Nicholas Humphrey, author of Soul Dust: The Magic of Consciousness has won the 2015 Mind and Brain Prize. The award was created by the University of Turin to acknowledge outstanding achievement in the Cognitive Science field. Read more about the award, here. Be sure to read the first chapter of Soul Dust for free, here.

Congratulations to Nicholas Humphrey!

 Soul Dust: The Magic of Consciousness Nicholas Humphrey

## Leah Wright Rigueur on the state of the Republican Party

Last Wednesday, the Republican National Committee Black Republican Trailblazers awards took place in Washington D.C.. The event honored black Republicans both past and present, and this year the awards celebrated the largest class of black Republicans in Congress since Reconstruction. Leah Wright Rigueur, author of The Loneliness of the Black Republican:Pragmatic Politics and the Pursuit of Power commented on the state of the Republican Party to All Things Considered. Read what Rigueur said and learn more about the awards, here.

Be sure to read the introduction to The Loneliness of the Black Republican: Pragmatic Politics and the Pursuit of Power, here.

## Q&A with Lily Geismer, author of Don’t Blame Us: Suburban Liberals and the Transformation of the Democratic Party

Recently Princeton University Press had the opportunity to interview Lily Geismer about her book, Don’t Blame Us: Suburban Liberals and the Transformation of the Democratic Party. Read the introduction for free, here.

Why did you write this book?

LG: The answer to that question changed the longer I worked on the project. I set out to add to and complicate the literature of political and urban history. However, the longer I worked on it I realized that my other goal has been to make readers, especially people who engage in knowledge-based work and who live in suburbs, develop a more comprehensive understanding of the role of policies in shaping their lives and choices. Hopefully, it will help all readers think more critically about their political outlook and decisions.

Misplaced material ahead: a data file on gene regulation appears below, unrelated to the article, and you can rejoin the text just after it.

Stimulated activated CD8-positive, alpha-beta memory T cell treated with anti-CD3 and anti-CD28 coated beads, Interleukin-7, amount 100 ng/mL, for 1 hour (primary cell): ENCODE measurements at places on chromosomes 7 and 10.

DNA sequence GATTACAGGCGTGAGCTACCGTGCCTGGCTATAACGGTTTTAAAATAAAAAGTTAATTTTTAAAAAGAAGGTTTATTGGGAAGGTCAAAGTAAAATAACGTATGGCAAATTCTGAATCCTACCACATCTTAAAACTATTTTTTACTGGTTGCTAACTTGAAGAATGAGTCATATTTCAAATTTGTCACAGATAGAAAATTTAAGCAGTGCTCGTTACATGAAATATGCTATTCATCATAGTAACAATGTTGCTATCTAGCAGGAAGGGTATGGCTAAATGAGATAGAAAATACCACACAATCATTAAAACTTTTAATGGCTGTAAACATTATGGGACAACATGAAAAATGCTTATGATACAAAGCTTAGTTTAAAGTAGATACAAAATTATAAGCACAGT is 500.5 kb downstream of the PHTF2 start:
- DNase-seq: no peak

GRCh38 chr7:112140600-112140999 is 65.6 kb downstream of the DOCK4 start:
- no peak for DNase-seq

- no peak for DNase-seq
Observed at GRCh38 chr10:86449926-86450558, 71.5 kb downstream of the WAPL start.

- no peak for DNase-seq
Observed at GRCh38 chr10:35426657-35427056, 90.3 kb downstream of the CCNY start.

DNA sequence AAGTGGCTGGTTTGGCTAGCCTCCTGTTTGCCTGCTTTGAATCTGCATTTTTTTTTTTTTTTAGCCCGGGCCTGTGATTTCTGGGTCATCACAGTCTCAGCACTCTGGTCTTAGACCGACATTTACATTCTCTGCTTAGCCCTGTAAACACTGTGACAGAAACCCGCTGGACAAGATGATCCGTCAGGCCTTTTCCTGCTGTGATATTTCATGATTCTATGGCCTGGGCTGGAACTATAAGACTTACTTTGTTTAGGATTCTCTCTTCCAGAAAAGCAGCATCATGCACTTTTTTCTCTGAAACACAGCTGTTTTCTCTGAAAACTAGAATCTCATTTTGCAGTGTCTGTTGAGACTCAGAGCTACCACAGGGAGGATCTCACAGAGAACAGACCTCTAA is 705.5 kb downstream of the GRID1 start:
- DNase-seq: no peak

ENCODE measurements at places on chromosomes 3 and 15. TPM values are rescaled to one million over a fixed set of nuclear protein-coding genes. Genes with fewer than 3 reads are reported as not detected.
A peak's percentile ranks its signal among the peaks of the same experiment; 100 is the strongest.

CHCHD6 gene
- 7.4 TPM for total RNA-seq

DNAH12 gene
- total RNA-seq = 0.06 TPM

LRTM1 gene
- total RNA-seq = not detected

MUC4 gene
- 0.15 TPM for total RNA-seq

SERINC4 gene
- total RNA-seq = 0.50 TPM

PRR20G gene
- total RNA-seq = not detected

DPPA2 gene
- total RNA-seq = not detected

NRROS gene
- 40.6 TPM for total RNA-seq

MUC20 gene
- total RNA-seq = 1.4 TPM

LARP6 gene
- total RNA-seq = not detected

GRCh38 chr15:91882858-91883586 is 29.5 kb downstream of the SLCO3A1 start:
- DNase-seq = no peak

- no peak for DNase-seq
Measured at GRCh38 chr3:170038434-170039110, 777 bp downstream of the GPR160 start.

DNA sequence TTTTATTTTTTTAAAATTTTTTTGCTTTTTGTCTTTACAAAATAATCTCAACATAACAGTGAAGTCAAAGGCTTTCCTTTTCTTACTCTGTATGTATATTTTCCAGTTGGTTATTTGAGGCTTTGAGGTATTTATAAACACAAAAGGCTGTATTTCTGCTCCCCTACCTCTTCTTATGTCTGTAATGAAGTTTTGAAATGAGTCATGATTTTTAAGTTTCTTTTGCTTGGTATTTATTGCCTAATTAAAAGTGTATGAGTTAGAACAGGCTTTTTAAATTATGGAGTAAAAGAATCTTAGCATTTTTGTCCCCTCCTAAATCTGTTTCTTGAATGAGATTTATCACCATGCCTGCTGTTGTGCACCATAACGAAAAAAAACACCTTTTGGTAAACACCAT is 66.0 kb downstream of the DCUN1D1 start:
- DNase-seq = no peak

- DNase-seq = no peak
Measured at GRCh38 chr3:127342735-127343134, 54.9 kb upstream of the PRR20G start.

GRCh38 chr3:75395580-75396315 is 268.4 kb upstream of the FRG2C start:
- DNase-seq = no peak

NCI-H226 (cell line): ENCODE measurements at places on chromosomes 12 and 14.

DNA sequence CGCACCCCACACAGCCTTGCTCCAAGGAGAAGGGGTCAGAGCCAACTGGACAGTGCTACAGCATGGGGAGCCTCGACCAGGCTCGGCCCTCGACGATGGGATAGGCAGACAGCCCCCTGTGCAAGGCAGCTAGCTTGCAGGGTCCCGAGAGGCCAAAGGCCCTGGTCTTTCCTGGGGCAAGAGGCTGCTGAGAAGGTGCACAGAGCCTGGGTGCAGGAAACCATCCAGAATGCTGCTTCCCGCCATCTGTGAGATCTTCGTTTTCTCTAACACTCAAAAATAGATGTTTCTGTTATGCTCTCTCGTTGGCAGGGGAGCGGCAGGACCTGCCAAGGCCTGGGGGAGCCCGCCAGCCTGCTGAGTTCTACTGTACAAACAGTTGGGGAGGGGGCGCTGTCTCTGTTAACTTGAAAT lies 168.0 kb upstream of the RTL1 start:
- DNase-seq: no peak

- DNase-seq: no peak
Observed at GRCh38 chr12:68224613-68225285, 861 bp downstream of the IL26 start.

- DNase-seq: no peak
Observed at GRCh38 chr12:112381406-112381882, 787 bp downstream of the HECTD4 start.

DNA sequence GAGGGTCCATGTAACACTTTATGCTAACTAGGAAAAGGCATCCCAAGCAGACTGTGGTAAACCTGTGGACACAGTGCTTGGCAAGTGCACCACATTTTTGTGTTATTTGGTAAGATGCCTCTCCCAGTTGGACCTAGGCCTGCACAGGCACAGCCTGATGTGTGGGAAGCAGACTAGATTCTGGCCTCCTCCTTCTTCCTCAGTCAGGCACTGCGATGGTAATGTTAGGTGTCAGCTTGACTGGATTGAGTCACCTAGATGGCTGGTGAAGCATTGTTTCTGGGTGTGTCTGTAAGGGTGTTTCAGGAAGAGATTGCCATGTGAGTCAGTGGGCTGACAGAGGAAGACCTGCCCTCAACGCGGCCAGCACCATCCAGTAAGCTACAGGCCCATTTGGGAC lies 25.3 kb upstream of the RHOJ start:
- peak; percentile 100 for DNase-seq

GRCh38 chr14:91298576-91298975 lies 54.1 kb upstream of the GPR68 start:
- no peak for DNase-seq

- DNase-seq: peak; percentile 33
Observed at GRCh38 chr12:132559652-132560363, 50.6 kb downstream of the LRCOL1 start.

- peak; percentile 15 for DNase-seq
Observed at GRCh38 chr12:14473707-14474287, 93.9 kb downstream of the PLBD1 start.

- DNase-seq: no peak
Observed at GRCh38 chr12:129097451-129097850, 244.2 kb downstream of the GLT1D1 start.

What inspired you to get into your field?

LG: I was always really interested in contemporary politics and policy and questions of inequality in the United States. I realized as an undergraduate that the best way to explore these contemporary questions came from studying recent American history. When I entered graduate school, I did not intend to study these issues in one particular place or at the local level. However, it became clear that my questions about national political realignment, racial inequality, economic restructuring and the contradictions and transformation of American liberalism were best suited to a study of one particular place and picked to focus on Boston where I am from. The more I worked on the project, I came to understand that many of my questions were unconsciously informed by my experience growing up in Boston and were issues that had interested me since I was a kid and thus were what had pushed me toward the study of history in the first place.

LG: The best piece of advice I received while I was writing the book came from Thomas Sugrue who told me to write the book as if the audience was my undergraduate students at the Claremont Colleges and I had to explain the concepts to them. This advice really helped me figure out to make the writing clearer and more accessible. The other advice that proved very influential came from the Author’s note at the beginning of by J. Anthony Lukas’s Common Ground about the three families he followed through the Boston busing crisis. Lukas explained, “At first, I thought I read clear moral geographies of their intersecting lives, but the more time I spent with them, the harder it became to assign easy labels of guilt or virtue. The realities of urban America when seen through the lives of actual city dwellers, proved far more complicated than I had imagined.” I found myself returning to this statement repeatedly as I sought to make sense of the politics and point of view of the suburban residents I study.